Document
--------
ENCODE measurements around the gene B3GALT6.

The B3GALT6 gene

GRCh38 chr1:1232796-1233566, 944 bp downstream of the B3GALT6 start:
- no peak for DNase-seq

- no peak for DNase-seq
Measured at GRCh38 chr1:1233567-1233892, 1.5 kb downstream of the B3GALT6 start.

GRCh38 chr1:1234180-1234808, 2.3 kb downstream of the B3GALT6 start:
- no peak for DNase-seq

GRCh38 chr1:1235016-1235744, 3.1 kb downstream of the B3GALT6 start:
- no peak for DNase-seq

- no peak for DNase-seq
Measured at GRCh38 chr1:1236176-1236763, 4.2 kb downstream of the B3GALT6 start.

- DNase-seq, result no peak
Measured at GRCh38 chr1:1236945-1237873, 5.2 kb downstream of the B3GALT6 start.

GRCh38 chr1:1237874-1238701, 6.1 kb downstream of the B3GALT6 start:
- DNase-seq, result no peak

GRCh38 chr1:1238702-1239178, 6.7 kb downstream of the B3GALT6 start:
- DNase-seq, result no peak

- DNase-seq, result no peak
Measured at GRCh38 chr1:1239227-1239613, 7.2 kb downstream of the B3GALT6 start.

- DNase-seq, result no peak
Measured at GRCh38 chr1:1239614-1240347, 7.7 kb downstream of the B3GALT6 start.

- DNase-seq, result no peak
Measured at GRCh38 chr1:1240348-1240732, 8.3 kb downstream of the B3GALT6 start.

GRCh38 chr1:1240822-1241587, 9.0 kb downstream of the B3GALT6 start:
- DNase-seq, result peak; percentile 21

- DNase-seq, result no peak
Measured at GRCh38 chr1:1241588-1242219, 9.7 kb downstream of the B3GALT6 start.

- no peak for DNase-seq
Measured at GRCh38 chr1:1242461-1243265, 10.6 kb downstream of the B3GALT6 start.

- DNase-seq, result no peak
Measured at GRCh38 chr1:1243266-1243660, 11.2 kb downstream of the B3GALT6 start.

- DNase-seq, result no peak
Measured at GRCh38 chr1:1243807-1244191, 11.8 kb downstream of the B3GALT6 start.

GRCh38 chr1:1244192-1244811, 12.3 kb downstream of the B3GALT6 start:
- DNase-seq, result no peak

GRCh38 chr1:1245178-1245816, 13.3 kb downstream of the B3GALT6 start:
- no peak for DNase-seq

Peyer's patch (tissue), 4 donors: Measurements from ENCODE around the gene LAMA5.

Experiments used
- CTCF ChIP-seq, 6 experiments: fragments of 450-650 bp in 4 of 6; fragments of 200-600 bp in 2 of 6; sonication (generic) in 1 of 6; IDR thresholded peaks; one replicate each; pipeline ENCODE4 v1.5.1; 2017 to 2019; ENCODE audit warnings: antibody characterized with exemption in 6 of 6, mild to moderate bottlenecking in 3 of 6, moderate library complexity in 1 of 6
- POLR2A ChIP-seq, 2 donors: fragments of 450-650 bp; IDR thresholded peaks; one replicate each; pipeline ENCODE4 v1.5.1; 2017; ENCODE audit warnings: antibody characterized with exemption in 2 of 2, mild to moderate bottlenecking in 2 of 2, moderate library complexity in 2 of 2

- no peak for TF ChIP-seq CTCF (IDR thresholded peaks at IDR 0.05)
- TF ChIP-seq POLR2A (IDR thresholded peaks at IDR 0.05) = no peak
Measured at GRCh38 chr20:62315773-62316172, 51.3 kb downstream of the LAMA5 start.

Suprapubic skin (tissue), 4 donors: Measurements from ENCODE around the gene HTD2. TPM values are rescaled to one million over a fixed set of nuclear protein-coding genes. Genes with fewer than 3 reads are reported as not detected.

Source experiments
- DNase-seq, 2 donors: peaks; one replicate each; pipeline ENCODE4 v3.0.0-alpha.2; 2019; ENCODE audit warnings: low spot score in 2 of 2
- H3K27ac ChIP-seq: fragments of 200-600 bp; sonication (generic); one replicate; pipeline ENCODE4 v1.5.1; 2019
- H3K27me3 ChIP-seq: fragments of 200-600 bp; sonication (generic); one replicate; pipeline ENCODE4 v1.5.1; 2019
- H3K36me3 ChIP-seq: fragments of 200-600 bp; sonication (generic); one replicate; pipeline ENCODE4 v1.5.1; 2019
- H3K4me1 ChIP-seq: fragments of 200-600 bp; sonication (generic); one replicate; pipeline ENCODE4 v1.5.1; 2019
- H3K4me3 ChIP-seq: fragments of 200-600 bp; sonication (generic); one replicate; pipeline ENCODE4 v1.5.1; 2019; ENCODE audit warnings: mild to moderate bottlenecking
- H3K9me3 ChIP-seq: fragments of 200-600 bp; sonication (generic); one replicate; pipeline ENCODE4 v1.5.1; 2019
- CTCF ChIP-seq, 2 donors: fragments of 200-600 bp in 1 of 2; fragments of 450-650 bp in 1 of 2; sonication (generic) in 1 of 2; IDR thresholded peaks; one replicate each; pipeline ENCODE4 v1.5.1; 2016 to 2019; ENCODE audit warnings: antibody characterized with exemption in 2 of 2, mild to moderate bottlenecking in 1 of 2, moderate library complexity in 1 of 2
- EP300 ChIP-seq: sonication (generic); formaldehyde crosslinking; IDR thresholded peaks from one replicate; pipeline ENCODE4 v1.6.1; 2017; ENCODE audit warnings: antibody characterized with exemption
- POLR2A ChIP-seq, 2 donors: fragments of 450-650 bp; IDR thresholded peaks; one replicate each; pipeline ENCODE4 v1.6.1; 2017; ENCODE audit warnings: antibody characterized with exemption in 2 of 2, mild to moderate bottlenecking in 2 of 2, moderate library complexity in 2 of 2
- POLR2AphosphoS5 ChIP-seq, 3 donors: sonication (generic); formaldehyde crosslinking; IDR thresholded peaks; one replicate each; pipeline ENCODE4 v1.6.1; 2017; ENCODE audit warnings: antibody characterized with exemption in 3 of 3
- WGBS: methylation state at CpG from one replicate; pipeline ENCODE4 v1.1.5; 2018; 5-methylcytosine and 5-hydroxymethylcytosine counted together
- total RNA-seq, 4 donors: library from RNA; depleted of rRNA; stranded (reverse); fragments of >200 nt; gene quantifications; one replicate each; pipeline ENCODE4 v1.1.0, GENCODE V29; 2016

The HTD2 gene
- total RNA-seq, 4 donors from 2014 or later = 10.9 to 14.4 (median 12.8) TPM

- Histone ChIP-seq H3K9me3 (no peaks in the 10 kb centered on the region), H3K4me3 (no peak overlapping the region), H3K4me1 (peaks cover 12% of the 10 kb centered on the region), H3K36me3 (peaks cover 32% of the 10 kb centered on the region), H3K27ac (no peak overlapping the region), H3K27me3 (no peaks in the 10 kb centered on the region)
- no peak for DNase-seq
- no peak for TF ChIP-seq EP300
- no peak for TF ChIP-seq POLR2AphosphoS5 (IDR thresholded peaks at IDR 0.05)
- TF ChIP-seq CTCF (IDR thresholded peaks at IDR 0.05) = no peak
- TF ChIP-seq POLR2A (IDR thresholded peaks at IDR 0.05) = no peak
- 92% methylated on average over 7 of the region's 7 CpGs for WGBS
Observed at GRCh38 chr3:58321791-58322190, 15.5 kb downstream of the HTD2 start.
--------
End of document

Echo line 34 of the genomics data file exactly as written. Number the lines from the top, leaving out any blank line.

Measured at GRCh38 chr1:1243807-1244191, 11.8 kb downstream of the B3GALT6 start.